Mike Butcher: Do you think that the ‘what do you get out of it’ is a kind of a question that perhaps some in Europe would ask, but someone in the US wouldn’t necessarily ask? People in the US probably wouldn’t say, “Why are you doing this? You’re not getting anything out of it?” We’ve heard time and time again about the culture of sharing in the Valley. Do you think we’ve actually an infection point where’s there’s a culture clash going on if Europe where people are going, “Oh my God, people are sharing ideas in Europe!”

Saul Klein: Maybe, but the only time I’ve ever seen any evidence of this was after Phil was asked to leave the room [Referring to an incident this year when there was a misunderstanding about whether mentors could attend during investor day]. That’s the only time I’ve heard this. I’m sure we’ve got over a thousand advisors in our network, I’m sure there are 10% or 15% who haven’t always had as good an experience at Seedcamp as we would have liked them to have. But we want to keep improving that.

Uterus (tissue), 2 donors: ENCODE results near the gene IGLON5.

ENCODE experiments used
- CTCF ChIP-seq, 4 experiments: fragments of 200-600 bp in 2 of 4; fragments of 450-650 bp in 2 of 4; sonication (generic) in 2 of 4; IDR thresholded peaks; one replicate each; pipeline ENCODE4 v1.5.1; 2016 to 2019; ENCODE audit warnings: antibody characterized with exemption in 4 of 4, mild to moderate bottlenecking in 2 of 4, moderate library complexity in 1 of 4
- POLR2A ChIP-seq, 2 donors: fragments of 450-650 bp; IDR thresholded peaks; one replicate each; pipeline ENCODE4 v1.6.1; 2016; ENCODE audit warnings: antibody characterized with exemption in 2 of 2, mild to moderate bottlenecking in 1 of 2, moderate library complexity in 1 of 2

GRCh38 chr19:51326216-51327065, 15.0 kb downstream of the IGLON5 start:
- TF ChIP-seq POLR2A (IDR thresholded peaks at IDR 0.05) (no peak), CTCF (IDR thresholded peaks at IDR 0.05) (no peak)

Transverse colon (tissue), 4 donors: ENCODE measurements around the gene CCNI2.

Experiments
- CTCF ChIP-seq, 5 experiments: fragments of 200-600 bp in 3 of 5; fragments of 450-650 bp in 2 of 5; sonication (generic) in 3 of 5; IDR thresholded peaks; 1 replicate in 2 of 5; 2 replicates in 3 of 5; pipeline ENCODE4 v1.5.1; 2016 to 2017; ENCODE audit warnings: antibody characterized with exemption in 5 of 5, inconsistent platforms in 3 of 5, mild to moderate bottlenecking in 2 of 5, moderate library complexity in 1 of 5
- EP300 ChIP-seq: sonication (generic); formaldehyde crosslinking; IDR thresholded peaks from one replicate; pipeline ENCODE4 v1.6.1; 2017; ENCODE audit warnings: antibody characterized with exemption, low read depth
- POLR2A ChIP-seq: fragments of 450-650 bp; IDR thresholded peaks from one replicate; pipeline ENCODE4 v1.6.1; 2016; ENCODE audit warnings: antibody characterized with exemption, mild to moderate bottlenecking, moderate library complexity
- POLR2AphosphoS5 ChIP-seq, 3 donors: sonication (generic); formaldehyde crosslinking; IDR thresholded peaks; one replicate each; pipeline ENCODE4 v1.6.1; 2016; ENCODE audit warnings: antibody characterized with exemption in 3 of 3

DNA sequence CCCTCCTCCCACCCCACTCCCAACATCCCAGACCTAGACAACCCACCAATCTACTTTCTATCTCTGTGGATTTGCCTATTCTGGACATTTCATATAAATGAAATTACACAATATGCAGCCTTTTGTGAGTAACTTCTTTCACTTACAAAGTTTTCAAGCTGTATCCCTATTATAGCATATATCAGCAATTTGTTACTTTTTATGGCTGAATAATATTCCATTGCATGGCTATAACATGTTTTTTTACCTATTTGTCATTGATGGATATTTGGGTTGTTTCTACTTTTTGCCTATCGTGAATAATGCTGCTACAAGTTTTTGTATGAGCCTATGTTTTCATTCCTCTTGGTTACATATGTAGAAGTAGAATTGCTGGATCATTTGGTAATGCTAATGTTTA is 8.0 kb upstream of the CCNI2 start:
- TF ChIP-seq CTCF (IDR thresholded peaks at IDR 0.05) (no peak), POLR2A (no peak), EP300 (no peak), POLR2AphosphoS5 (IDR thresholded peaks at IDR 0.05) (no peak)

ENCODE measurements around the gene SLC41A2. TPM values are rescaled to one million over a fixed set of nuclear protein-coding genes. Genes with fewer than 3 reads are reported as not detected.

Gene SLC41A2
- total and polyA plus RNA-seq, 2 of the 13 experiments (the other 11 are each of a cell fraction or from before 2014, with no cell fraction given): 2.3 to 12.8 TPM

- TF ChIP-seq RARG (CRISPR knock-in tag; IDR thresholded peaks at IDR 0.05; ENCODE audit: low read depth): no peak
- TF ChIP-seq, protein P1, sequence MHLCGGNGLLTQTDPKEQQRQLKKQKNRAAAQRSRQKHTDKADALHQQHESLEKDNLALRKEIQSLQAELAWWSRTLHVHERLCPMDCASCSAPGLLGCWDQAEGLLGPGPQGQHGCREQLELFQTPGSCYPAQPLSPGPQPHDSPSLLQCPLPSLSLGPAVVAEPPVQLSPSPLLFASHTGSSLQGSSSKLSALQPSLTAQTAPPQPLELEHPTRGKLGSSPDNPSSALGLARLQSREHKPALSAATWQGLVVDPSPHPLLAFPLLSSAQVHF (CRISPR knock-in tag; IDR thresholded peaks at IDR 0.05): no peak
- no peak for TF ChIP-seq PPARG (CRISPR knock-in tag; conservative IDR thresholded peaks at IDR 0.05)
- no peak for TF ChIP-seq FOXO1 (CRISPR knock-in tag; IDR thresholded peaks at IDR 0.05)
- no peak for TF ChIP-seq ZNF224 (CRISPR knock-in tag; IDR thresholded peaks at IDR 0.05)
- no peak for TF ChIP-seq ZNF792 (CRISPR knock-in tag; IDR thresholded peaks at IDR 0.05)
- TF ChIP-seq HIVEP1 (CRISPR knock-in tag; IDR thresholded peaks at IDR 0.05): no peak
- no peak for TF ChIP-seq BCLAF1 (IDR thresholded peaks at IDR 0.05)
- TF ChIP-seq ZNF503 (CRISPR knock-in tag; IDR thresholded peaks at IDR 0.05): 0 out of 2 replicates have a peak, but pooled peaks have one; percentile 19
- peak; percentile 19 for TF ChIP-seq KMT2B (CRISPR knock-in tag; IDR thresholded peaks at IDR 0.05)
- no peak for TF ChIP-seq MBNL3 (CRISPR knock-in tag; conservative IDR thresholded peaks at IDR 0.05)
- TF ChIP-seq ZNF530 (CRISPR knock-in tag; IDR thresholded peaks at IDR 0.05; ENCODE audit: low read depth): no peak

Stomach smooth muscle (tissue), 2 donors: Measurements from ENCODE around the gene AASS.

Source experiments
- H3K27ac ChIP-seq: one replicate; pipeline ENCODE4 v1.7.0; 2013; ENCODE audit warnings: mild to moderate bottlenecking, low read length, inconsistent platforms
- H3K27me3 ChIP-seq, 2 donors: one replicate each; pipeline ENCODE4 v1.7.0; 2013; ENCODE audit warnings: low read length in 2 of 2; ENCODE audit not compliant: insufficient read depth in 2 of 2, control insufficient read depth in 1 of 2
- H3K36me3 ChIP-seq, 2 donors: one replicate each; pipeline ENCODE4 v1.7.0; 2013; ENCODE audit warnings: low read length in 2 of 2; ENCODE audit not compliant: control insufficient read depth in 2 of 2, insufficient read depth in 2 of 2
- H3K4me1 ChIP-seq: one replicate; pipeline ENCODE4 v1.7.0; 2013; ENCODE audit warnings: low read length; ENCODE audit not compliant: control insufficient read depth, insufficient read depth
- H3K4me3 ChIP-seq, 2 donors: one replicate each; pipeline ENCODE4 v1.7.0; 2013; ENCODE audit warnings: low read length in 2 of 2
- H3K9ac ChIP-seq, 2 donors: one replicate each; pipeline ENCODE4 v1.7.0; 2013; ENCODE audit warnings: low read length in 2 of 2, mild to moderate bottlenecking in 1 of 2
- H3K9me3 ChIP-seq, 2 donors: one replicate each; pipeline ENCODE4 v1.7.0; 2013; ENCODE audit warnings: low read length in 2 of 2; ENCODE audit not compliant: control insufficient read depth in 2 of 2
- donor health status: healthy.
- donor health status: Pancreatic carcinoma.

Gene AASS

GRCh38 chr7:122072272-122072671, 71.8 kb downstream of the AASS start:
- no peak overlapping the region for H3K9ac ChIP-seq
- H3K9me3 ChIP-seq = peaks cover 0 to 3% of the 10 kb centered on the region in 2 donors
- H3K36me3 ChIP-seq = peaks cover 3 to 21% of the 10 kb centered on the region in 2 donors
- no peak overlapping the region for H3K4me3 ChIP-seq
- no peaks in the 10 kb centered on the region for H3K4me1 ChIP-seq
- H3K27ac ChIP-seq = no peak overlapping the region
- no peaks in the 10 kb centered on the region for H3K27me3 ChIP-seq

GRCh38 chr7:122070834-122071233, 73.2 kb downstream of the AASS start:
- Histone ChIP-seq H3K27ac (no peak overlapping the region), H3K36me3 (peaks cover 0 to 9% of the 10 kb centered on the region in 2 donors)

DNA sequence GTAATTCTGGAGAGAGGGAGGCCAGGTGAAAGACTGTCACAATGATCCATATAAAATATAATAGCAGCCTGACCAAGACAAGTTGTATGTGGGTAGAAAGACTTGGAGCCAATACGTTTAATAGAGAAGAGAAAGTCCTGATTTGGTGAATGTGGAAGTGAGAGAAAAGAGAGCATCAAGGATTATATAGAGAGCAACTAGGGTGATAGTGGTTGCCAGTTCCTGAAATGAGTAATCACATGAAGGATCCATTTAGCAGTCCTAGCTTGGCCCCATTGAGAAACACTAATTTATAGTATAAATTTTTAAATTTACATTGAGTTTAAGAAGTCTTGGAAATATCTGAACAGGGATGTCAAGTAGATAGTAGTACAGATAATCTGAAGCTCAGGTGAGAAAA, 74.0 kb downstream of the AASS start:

Mike Butcher: It’s kind of rushed sometimes.

Saul Klein: Yeah, it’s like… we’re not even Tech Crunch 50, we don’t have massive budgets, we’re not an events company.

Saul Klein: We’re trying to be “seat of your pants,” “boot strapped,” were not trying to be “roll out the red carpet,” type of – and I think people like that about Seedcamp. It’s informal, it’s a bit raw, it’s got some rough edges. So, obviously, there are going to be some people who aren’t happy, but I think on balance people really see the benefits and not just like all airy fairy, it’s about sharing, but it’s about rational benefits. Like, I get to meet startups; I could advise and have an equity stake in as an advisor. I get to meet other really smart people in the industry in a setting that I would never normally meet them in. And I get to like spend three or four hours away from my day job with people who are trying to change the world. And that’s like an adrenaline shot.